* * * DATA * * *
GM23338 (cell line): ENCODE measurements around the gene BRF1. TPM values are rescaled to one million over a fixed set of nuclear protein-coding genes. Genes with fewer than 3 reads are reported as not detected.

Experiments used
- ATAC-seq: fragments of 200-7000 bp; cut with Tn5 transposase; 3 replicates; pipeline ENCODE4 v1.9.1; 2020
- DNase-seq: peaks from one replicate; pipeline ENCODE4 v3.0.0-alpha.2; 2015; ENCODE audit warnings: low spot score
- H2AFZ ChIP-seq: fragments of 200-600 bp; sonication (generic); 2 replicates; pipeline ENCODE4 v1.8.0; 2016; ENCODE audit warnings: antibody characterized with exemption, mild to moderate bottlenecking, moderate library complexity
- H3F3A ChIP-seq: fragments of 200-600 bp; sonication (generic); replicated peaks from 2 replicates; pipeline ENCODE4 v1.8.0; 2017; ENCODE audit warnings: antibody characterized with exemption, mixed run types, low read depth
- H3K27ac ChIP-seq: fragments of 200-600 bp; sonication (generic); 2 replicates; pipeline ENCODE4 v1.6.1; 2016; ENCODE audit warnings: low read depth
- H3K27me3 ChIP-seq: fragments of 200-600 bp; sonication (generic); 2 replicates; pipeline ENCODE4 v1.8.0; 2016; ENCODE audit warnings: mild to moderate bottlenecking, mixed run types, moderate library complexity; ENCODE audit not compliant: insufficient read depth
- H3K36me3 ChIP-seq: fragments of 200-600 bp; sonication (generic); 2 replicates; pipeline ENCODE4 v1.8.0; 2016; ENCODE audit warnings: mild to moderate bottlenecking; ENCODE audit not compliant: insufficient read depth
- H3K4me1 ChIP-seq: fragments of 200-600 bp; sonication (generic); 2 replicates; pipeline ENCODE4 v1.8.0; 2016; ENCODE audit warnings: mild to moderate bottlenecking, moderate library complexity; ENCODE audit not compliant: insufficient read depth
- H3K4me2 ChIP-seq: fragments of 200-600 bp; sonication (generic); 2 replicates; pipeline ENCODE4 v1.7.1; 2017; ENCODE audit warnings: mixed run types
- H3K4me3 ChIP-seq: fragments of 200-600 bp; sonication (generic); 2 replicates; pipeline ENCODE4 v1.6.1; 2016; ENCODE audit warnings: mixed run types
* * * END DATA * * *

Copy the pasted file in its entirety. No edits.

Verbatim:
GM23338 (cell line): ENCODE measurements around the gene BRF1. TPM values are rescaled to one million over a fixed set of nuclear protein-coding genes. Genes with fewer than 3 reads are reported as not detected.

Experiments used
- ATAC-seq: fragments of 200-7000 bp; cut with Tn5 transposase; 3 replicates; pipeline ENCODE4 v1.9.1; 2020
- DNase-seq: peaks from one replicate; pipeline ENCODE4 v3.0.0-alpha.2; 2015; ENCODE audit warnings: low spot score
- H2AFZ ChIP-seq: fragments of 200-600 bp; sonication (generic); 2 replicates; pipeline ENCODE4 v1.8.0; 2016; ENCODE audit warnings: antibody characterized with exemption, mild to moderate bottlenecking, moderate library complexity
- H3F3A ChIP-seq: fragments of 200-600 bp; sonication (generic); replicated peaks from 2 replicates; pipeline ENCODE4 v1.8.0; 2017; ENCODE audit warnings: antibody characterized with exemption, mixed run types, low read depth
- H3K27ac ChIP-seq: fragments of 200-600 bp; sonication (generic); 2 replicates; pipeline ENCODE4 v1.6.1; 2016; ENCODE audit warnings: low read depth
- H3K27me3 ChIP-seq: fragments of 200-600 bp; sonication (generic); 2 replicates; pipeline ENCODE4 v1.8.0; 2016; ENCODE audit warnings: mild to moderate bottlenecking, mixed run types, moderate library complexity; ENCODE audit not compliant: insufficient read depth
- H3K36me3 ChIP-seq: fragments of 200-600 bp; sonication (generic); 2 replicates; pipeline ENCODE4 v1.8.0; 2016; ENCODE audit warnings: mild to moderate bottlenecking; ENCODE audit not compliant: insufficient read depth
- H3K4me1 ChIP-seq: fragments of 200-600 bp; sonication (generic); 2 replicates; pipeline ENCODE4 v1.8.0; 2016; ENCODE audit warnings: mild to moderate bottlenecking, moderate library complexity; ENCODE audit not compliant: insufficient read depth
- H3K4me2 ChIP-seq: fragments of 200-600 bp; sonication (generic); 2 replicates; pipeline ENCODE4 v1.7.1; 2017; ENCODE audit warnings: mixed run types
- H3K4me3 ChIP-seq: fragments of 200-600 bp; sonication (generic); 2 replicates; pipeline ENCODE4 v1.6.1; 2016; ENCODE audit warnings: mixed run types